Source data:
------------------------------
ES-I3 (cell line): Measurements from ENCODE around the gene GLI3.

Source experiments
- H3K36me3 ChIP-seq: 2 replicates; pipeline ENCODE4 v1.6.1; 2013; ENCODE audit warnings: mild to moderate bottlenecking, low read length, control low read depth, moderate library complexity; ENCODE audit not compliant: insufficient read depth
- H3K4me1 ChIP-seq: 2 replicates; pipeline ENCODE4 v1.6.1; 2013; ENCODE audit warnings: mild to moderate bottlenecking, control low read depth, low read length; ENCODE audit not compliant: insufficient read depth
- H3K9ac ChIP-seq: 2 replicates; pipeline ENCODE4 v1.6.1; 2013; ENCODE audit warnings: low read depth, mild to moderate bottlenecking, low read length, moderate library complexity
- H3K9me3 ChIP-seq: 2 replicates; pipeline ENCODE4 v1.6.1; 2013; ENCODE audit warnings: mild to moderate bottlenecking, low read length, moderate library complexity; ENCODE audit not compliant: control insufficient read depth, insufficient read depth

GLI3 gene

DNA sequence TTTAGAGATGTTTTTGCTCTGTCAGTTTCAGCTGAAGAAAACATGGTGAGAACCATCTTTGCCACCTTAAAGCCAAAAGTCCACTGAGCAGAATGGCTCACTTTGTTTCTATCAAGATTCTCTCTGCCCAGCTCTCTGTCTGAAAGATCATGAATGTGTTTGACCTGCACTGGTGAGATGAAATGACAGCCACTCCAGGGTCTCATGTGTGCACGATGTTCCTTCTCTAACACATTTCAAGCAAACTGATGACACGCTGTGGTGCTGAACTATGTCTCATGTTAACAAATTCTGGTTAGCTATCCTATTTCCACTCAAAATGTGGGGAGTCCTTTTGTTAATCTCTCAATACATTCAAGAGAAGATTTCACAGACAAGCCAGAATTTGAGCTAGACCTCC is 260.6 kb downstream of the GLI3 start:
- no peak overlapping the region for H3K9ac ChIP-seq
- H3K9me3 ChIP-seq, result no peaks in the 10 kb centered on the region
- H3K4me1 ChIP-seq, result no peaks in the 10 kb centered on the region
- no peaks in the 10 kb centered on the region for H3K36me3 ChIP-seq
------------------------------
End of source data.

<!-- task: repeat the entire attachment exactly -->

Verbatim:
ES-I3 (cell line): Measurements from ENCODE around the gene GLI3.

Source experiments
- H3K36me3 ChIP-seq: 2 replicates; pipeline ENCODE4 v1.6.1; 2013; ENCODE audit warnings: mild to moderate bottlenecking, low read length, control low read depth, moderate library complexity; ENCODE audit not compliant: insufficient read depth
- H3K4me1 ChIP-seq: 2 replicates; pipeline ENCODE4 v1.6.1; 2013; ENCODE audit warnings: mild to moderate bottlenecking, control low read depth, low read length; ENCODE audit not compliant: insufficient read depth
- H3K9ac ChIP-seq: 2 replicates; pipeline ENCODE4 v1.6.1; 2013; ENCODE audit warnings: low read depth, mild to moderate bottlenecking, low read length, moderate library complexity
- H3K9me3 ChIP-seq: 2 replicates; pipeline ENCODE4 v1.6.1; 2013; ENCODE audit warnings: mild to moderate bottlenecking, low read length, moderate library complexity; ENCODE audit not compliant: control insufficient read depth, insufficient read depth

GLI3 gene

DNA sequence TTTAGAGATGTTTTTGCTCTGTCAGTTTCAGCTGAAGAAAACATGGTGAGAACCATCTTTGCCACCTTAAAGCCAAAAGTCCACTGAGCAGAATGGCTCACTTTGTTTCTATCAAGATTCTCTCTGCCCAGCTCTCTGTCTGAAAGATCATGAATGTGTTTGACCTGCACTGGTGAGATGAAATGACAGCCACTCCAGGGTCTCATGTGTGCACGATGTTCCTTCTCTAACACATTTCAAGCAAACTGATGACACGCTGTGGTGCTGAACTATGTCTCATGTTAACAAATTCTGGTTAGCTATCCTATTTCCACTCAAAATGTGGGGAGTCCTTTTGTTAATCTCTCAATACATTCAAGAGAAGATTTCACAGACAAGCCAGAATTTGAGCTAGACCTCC is 260.6 kb downstream of the GLI3 start:
- no peak overlapping the region for H3K9ac ChIP-seq
- H3K9me3 ChIP-seq, result no peaks in the 10 kb centered on the region
- H3K4me1 ChIP-seq, result no peaks in the 10 kb centered on the region
- no peaks in the 10 kb centered on the region for H3K36me3 ChIP-seq